When he formally announced his presidential candidacy last year, Sen. John McCain was inches away from making an unprecedented pledge: if he were elected, he would serve only one term as president.

It could have been an earth-shifting moment for the campaign and the primary. At the time, McCain’s fundraising pace was falling well short of its target and Republicans were not treating McCain as the frontrunner.

The idea to serve one term had long been discussed among top advisers, and McCain was on board.

A one-term pledge was set to be the central thread of his presidential campaign, and Mark Salter, McCain's chief speechwriter, crafted an announcement speech around it.

But less than a day before he was set to speak in New Hampshire on April 25, McCain ordered his aides to excise the paragraphs describing the pledge.

"Lots of ideas get raised with the candidate. He made a decision and we didn't do it," Salter said in a brief telephone interview this afternoon. He said that "no speech is final until the candidate signs off."

Several of McCain's closest friends, including former Sen. Phil Gramm (R-TX) and Sen. Lindsey Graham (R-SC) had urged him not to tie his hand by making a one-term pledge, and McCain agreed with them.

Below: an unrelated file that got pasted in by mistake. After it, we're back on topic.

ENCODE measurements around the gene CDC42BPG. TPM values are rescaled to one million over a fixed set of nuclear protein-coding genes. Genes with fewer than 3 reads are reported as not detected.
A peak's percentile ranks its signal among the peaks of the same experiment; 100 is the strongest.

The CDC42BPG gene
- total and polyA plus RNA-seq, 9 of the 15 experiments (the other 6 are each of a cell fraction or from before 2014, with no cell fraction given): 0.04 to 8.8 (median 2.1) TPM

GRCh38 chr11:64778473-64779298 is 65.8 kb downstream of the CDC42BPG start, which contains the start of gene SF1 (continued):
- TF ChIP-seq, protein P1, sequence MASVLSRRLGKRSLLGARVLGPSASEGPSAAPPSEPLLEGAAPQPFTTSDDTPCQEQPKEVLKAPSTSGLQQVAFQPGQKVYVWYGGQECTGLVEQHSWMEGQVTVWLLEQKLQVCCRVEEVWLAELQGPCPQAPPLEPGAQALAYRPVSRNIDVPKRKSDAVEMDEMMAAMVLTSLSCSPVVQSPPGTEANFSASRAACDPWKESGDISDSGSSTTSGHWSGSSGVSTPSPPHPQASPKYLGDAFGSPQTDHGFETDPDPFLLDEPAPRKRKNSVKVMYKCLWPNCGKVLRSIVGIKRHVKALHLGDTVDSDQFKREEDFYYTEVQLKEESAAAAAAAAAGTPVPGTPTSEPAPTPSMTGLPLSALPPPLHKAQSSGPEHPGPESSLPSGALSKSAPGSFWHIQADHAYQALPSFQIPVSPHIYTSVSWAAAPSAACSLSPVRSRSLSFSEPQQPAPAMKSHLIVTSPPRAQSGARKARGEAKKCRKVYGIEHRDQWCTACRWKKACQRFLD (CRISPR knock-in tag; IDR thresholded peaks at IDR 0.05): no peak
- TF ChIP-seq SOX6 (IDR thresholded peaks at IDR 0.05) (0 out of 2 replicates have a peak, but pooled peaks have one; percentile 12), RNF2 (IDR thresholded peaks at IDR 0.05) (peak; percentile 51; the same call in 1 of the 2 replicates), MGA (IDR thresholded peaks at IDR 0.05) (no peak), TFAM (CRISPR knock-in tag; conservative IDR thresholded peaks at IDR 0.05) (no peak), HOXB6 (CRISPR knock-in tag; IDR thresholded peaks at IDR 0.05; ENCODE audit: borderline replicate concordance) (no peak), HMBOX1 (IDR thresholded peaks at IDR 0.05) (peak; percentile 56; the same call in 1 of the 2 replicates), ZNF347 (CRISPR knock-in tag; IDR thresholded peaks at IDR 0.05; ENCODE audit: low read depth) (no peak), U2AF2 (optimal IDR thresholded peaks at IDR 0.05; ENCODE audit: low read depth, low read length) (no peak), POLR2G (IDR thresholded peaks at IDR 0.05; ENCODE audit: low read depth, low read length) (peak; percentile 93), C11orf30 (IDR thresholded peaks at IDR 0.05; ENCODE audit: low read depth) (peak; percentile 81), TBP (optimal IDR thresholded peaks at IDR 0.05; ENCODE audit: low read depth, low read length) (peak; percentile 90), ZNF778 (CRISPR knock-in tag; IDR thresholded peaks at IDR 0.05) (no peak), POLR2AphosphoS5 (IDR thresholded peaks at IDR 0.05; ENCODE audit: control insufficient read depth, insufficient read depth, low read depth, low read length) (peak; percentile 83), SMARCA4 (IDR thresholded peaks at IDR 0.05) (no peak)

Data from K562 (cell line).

McCain’s announcement speech, in Portsmouth, included several hints of the theme. McCain said “won’t judge myself by how many elections I’ve won, but by how well I’ll keep my promises to you.” He said he’d “challenge myself and each member of Congress to wake up each morning and ask ourselves: will we remember today as the finest day of our public life.” He said he did not “seek the office out of a sense of entitlement.”

Salter said that "no speech is final until the candidate signs off."

Campaign advisers said that, as they discussed the merits of the pledge, the drawbacks were obvious: it might tie McCain’s hand with Congress. It would certainly raise the profile of his heir apparent and vice presidential nominee, who would be treated as a de-facto presidential candidate for McCain’s entire term. And it would draw attention to his age.

But at the time, the benefits were judged to be equally as powerful: his finance team loved it; it would call more attention to the political opportunism of his opponents, Republicans and Democrats. It would free him from having to spend the last two years of his presidency running for re-election; it would send an unmistakable message that McCain intended to be a different kind of president. One Republican close to the campaign said: “It would have been the most selfless act in modern American politics.”

Current McCain aides declined to comment, and former members of his staff who were in a position to know – former senior strategist John Weaver and ex-campaign manager Terry Nelson, declined to comment. Republicans familiar with the situation said that fewer than a dozen senior McCain aides and fundraisers were aware that McCain planned to take the pledge.

Several Republican activists and bloggers have urged McCain to take the pledge, including Ramesh Ponnuru, a National Review editor who is close to McCain advisers. “It would highlight his devotion to service,” Ponnuru has written.

One aide said that a one-term pledge “hasn’t been discussed” for at least a year.